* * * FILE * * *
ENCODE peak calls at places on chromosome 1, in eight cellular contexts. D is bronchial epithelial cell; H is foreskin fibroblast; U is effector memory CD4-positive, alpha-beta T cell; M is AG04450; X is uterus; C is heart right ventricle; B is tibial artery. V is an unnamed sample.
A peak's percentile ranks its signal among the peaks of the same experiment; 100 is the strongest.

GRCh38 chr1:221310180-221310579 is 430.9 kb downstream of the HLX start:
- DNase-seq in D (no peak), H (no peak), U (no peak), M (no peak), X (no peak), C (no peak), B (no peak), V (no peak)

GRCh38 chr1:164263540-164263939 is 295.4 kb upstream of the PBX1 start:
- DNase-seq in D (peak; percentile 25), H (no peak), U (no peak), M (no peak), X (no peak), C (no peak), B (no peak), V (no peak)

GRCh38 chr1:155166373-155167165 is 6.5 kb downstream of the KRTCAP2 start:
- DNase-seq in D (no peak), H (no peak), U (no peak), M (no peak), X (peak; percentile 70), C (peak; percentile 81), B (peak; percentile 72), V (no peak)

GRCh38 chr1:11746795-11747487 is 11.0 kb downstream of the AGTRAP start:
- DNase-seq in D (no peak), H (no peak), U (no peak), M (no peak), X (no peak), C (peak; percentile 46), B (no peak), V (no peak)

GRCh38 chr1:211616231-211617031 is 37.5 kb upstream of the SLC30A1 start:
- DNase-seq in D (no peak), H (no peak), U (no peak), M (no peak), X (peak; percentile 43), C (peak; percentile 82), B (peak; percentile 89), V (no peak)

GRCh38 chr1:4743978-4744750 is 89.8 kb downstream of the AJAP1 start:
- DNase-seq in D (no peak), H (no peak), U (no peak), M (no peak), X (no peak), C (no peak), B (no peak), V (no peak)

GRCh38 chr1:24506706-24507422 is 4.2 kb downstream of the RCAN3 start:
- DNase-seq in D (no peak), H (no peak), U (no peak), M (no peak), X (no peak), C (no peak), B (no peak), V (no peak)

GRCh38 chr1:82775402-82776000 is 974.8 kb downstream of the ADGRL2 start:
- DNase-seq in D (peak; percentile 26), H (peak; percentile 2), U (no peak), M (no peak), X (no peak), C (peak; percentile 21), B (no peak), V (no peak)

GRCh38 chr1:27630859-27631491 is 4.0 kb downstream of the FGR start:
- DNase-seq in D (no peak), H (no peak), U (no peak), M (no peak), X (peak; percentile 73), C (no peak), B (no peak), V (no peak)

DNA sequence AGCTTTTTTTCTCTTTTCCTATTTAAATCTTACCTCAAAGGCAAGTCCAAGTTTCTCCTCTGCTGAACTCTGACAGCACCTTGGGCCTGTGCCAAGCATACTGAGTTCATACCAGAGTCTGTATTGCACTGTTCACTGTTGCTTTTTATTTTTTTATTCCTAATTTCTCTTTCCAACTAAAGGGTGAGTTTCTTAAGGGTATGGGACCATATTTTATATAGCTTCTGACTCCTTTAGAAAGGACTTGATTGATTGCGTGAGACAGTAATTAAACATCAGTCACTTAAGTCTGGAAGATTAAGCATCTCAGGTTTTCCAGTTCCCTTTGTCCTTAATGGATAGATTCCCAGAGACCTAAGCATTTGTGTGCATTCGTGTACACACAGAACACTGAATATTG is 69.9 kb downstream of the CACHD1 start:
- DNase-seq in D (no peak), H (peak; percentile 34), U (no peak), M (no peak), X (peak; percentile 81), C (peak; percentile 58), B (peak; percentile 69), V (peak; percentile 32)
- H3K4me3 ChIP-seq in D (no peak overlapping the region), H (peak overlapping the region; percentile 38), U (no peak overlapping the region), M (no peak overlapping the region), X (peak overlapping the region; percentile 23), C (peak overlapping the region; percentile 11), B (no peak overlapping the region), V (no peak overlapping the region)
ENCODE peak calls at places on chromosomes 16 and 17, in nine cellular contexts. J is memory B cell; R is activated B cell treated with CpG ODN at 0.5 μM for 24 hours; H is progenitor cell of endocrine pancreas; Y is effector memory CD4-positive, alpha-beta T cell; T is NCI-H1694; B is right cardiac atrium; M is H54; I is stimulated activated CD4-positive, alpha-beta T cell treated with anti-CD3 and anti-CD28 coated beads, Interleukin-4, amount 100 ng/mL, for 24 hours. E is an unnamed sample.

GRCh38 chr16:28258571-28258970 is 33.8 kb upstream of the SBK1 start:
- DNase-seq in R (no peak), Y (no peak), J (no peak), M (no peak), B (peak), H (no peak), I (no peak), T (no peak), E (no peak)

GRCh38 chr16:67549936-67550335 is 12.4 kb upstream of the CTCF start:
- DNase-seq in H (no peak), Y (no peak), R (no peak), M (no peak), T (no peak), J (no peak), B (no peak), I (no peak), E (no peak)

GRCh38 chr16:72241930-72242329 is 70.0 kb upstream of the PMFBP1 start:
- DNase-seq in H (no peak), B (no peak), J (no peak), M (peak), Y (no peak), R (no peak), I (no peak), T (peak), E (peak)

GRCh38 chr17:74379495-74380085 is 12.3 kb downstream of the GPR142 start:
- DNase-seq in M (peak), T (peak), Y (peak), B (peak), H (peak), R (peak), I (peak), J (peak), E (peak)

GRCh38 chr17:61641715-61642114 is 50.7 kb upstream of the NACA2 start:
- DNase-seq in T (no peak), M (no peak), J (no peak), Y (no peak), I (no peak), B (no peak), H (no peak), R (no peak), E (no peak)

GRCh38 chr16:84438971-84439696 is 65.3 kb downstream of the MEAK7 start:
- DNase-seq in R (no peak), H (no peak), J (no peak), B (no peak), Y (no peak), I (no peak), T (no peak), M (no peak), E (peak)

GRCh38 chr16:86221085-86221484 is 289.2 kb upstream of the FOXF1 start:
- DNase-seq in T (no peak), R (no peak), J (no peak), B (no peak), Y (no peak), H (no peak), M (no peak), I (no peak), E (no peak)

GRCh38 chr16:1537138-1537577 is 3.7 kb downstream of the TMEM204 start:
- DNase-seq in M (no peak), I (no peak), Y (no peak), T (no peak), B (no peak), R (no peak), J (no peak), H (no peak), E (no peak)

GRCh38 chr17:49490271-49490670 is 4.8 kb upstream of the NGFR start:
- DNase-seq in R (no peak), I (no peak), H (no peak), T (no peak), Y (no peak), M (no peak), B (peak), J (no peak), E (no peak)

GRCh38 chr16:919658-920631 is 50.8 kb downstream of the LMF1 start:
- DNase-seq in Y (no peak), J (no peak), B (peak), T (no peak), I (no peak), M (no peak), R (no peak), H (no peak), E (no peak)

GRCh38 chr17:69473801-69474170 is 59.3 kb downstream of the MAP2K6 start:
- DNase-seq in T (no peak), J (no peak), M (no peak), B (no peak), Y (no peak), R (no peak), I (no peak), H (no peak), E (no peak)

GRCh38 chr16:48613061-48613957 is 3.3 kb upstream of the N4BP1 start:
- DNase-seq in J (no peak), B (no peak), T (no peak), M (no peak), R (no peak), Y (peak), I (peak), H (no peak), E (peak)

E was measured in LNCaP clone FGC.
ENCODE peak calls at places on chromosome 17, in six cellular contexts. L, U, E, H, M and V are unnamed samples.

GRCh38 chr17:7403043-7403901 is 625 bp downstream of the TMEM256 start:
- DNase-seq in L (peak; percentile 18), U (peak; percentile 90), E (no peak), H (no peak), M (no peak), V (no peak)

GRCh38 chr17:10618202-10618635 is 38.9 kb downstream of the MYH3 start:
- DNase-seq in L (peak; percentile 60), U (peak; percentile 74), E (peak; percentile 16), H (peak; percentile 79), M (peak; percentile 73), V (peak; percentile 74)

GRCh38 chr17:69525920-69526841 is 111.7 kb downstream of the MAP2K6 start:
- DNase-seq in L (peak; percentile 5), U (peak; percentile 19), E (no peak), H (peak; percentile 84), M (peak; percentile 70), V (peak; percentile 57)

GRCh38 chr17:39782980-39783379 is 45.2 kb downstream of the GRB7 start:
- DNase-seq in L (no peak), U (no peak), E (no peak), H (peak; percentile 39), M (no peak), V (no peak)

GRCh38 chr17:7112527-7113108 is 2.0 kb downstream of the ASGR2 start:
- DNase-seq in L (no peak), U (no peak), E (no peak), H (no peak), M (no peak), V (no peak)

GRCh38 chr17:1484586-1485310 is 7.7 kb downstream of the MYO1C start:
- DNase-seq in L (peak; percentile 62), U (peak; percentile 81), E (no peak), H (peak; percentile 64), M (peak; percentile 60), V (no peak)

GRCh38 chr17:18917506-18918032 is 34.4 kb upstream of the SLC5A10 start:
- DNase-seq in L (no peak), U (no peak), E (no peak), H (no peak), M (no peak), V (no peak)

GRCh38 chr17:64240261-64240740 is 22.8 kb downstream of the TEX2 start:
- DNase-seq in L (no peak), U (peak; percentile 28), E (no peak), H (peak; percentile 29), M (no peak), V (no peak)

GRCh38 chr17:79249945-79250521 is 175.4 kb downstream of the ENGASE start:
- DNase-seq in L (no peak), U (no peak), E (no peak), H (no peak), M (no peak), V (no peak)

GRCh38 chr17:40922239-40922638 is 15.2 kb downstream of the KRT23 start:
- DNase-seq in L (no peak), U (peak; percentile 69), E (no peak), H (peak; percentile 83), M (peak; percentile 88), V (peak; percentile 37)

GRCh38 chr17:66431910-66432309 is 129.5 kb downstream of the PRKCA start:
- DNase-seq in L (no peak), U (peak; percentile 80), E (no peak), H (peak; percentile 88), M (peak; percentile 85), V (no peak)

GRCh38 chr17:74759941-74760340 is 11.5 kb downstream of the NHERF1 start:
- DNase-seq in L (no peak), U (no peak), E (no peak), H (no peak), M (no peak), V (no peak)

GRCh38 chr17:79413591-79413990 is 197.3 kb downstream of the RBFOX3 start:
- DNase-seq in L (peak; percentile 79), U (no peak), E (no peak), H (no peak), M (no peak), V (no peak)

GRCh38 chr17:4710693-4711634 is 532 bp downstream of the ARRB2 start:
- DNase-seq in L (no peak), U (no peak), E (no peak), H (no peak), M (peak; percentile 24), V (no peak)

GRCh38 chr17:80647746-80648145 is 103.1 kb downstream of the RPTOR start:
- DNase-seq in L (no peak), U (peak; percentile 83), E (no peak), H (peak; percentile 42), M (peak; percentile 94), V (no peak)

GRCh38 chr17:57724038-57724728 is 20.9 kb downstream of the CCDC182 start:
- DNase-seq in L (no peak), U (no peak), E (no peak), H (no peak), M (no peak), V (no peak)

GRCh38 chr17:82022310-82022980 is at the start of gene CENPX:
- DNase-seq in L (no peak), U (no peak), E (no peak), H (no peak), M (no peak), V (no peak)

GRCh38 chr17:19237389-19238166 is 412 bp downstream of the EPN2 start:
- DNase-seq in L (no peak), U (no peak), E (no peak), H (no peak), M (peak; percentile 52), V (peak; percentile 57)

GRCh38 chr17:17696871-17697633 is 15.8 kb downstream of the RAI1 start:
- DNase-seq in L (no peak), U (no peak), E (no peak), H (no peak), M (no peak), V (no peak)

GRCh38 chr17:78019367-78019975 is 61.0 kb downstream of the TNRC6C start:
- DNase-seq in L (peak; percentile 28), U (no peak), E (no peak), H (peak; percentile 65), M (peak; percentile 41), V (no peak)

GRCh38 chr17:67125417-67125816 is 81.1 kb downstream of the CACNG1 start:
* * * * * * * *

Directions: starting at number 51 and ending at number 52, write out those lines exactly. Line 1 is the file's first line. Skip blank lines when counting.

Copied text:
GRCh38 chr17:7403043-7403901 is 625 bp downstream of the TMEM256 start:
- DNase-seq in L (peak; percentile 18), U (peak; percentile 90), E (no peak), H (no peak), M (no peak), V (no peak)